How does a pragmatic Chicago wizard take on one of the most powerful Fallen angels? It is this question which drives the action-packed Small Favor, the continuing adventures of Harry Dresden, modern wizard, and his host of friends as they take on the evil forces of Nicodemus and his wife Tessa. Forced by Queen Mab to fulfill one of the favors he owes her, Dresden comes up against the very creatures that have nearly killed him before, namely, the Fallen. Meantime, Titania, Queen of Summer, has ordered a hit on Harry, and her agents keep showing up at the most inopportune times.
Harry is a sardonic character, usually shooting his mouth off when he is in danger. But it seems to work for him as he escapes one trap after another. Although the marketing people have called The Dresden Files a fantasy/mystery blend this particular novel is less mystery and more of a spy novel. Harry is a rough amalgam of James Bond and Jason Bourne, with a bit of Jack Ryan thrown in. He is loyal to his friends, deadly to his enemies, and for one reason or another, always in trouble with someone.
Small Favor is enjoyable. There are few plot twists, and even though this is the eleventh novel of the Dresden Files, as someone who had never read any Jim Butcher before, it was relatively easy for me to pick up. The story moves from action to action, with only a few pauses for introspection, rest, and even a little romance. Perhaps the most difficult part of reading a series so well-established was the references to past occurrences, and the introduction of characters whose background had been established in previous books. However, to recreate the backgrounds of some of the characters (Harry’s brother Thomas and his situation is still something of a mystery to me) would have unnecessarily slowed down the story. So as reader, I just picked up what I could, and enjoyed the story’s action otherwise.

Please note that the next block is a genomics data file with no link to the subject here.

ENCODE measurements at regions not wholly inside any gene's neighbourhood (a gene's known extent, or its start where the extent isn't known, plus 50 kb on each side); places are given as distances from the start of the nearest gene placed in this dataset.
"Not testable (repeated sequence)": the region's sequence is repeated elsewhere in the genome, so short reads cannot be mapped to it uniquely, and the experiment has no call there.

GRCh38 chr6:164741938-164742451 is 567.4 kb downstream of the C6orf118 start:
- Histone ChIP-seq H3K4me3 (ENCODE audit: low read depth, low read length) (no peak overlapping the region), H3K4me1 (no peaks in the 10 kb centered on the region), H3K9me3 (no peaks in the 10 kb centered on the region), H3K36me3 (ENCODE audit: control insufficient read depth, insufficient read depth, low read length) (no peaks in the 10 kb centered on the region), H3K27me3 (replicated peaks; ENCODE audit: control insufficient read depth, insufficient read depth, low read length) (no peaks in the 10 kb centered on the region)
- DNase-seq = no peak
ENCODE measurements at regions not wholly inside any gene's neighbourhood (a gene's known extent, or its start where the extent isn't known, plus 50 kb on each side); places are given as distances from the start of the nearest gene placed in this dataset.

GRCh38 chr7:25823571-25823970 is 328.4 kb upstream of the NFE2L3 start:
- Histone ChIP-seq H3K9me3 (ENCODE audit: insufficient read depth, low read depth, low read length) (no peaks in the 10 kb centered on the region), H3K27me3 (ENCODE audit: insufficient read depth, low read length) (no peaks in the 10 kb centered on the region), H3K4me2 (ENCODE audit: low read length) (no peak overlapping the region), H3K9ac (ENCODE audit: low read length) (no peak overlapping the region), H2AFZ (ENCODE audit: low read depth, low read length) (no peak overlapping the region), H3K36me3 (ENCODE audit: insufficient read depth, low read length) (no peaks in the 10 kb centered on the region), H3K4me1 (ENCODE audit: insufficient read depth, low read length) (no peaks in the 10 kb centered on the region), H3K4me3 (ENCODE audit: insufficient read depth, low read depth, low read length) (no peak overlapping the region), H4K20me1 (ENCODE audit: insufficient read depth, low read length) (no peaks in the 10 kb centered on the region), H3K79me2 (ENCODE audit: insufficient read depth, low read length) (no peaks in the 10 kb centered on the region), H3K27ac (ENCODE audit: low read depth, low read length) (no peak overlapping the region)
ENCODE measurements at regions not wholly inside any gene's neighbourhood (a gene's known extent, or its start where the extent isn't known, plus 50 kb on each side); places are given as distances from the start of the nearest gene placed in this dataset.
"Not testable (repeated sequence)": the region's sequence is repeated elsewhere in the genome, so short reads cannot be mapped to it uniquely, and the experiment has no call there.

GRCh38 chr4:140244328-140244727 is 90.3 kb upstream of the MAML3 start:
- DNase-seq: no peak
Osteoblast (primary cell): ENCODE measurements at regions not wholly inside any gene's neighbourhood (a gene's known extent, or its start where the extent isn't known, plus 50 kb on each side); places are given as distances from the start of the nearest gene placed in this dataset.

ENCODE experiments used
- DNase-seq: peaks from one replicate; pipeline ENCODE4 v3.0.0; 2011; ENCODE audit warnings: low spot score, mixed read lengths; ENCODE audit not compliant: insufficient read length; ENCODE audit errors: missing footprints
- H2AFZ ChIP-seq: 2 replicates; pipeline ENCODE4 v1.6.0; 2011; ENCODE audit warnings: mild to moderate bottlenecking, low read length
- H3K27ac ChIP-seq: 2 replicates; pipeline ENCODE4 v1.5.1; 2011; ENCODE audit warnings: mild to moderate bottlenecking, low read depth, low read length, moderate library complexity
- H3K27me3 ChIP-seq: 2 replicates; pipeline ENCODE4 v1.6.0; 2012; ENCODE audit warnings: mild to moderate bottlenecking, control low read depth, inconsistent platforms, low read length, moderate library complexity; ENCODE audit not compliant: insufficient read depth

Butcher’s writing is straightforward. He doesn’t delve into linguistic flourishes, or spend overmuch time on the setting. He doesn’t have to, as it is relatively easy for a reader to imagine a modern city like Chicago, whether or not we have actually been there. This is a novel that is read for entertainment purposes, something best read on the plane, the train, or a rainy afternoon.
Of particular interest to me, as a religious person, was Butcher’s integration of the Catholic faith into the story. Two of his characters are Knights of the Cross, who carry swords designed to fight evil, but whereas other writers of urban fantasy often use this as an opportunity to denigrate faith and elevate reason, Butcher instead gives faith a fair shake. Harry respects the Knight of the Cross (one of them is a good friend) and although he doesn’t understand their beliefs, he respects them. This is rare in the paranormal/urban fantasy subgenre, where such characters either end up being evil, stupid, or an object of ridicule. Not in Small Favor, and my respect for Butcher as writer rose, especially when at a critical moment in which Harry finds himself wrestling with the issue of a good God allowing bad things to happen, Butcher doesn’t have his character simply write God off as a masochist. It’s nice to see faith having real power in a paranormal/urban fantasy novel.
I recommend this novel as one the best of the few paranormal/urban fantasy novels I have read. It’s right up there with Neil Gaiman’s Neverwhere in creativity, even if its quality is a little lower. Butcher writes an entertaining tale, easily picked up and enjoyed. If you’re looking for an easy, sit-on-the-couch-and-eat-chips book for a Sunday afternoon, Jim Butcher’s Small Favor is a good way to go.
FanLit thanks John Ottinger III from Grasping for the Wind for contributing this guest review.